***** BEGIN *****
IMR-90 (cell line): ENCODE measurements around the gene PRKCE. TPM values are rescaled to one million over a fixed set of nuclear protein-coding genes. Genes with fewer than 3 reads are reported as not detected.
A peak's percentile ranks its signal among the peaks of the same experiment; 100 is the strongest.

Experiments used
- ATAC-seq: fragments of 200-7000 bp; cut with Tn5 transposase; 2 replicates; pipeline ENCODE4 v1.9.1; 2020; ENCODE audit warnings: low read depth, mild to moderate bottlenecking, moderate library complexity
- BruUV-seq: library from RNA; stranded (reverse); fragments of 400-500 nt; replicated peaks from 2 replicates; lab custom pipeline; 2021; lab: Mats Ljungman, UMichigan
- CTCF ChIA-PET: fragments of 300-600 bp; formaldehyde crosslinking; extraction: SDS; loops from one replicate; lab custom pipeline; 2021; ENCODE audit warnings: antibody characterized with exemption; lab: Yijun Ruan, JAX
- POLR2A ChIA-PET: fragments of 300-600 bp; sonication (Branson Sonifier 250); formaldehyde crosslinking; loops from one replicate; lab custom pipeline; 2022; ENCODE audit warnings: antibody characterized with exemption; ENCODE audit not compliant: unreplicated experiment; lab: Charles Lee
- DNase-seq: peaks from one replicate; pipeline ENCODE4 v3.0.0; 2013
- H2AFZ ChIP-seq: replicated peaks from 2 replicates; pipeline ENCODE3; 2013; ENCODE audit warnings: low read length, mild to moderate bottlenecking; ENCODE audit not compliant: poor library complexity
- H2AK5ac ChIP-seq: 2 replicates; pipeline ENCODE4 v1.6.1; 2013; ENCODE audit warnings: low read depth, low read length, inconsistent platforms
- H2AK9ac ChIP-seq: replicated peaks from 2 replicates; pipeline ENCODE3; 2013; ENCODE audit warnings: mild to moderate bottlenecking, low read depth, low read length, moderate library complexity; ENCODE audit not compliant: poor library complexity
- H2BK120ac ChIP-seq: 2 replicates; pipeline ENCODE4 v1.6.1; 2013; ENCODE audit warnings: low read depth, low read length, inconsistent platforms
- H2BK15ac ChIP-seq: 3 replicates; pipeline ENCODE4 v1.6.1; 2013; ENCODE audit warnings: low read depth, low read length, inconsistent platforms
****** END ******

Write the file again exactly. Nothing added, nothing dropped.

IMR-90 (cell line): ENCODE measurements around the gene PRKCE. TPM values are rescaled to one million over a fixed set of nuclear protein-coding genes. Genes with fewer than 3 reads are reported as not detected.
A peak's percentile ranks its signal among the peaks of the same experiment; 100 is the strongest.

Experiments used
- ATAC-seq: fragments of 200-7000 bp; cut with Tn5 transposase; 2 replicates; pipeline ENCODE4 v1.9.1; 2020; ENCODE audit warnings: low read depth, mild to moderate bottlenecking, moderate library complexity
- BruUV-seq: library from RNA; stranded (reverse); fragments of 400-500 nt; replicated peaks from 2 replicates; lab custom pipeline; 2021; lab: Mats Ljungman, UMichigan
- CTCF ChIA-PET: fragments of 300-600 bp; formaldehyde crosslinking; extraction: SDS; loops from one replicate; lab custom pipeline; 2021; ENCODE audit warnings: antibody characterized with exemption; lab: Yijun Ruan, JAX
- POLR2A ChIA-PET: fragments of 300-600 bp; sonication (Branson Sonifier 250); formaldehyde crosslinking; loops from one replicate; lab custom pipeline; 2022; ENCODE audit warnings: antibody characterized with exemption; ENCODE audit not compliant: unreplicated experiment; lab: Charles Lee
- DNase-seq: peaks from one replicate; pipeline ENCODE4 v3.0.0; 2013
- H2AFZ ChIP-seq: replicated peaks from 2 replicates; pipeline ENCODE3; 2013; ENCODE audit warnings: low read length, mild to moderate bottlenecking; ENCODE audit not compliant: poor library complexity
- H2AK5ac ChIP-seq: 2 replicates; pipeline ENCODE4 v1.6.1; 2013; ENCODE audit warnings: low read depth, low read length, inconsistent platforms
- H2AK9ac ChIP-seq: replicated peaks from 2 replicates; pipeline ENCODE3; 2013; ENCODE audit warnings: mild to moderate bottlenecking, low read depth, low read length, moderate library complexity; ENCODE audit not compliant: poor library complexity
- H2BK120ac ChIP-seq: 2 replicates; pipeline ENCODE4 v1.6.1; 2013; ENCODE audit warnings: low read depth, low read length, inconsistent platforms
- H2BK15ac ChIP-seq: 3 replicates; pipeline ENCODE4 v1.6.1; 2013; ENCODE audit warnings: low read depth, low read length, inconsistent platforms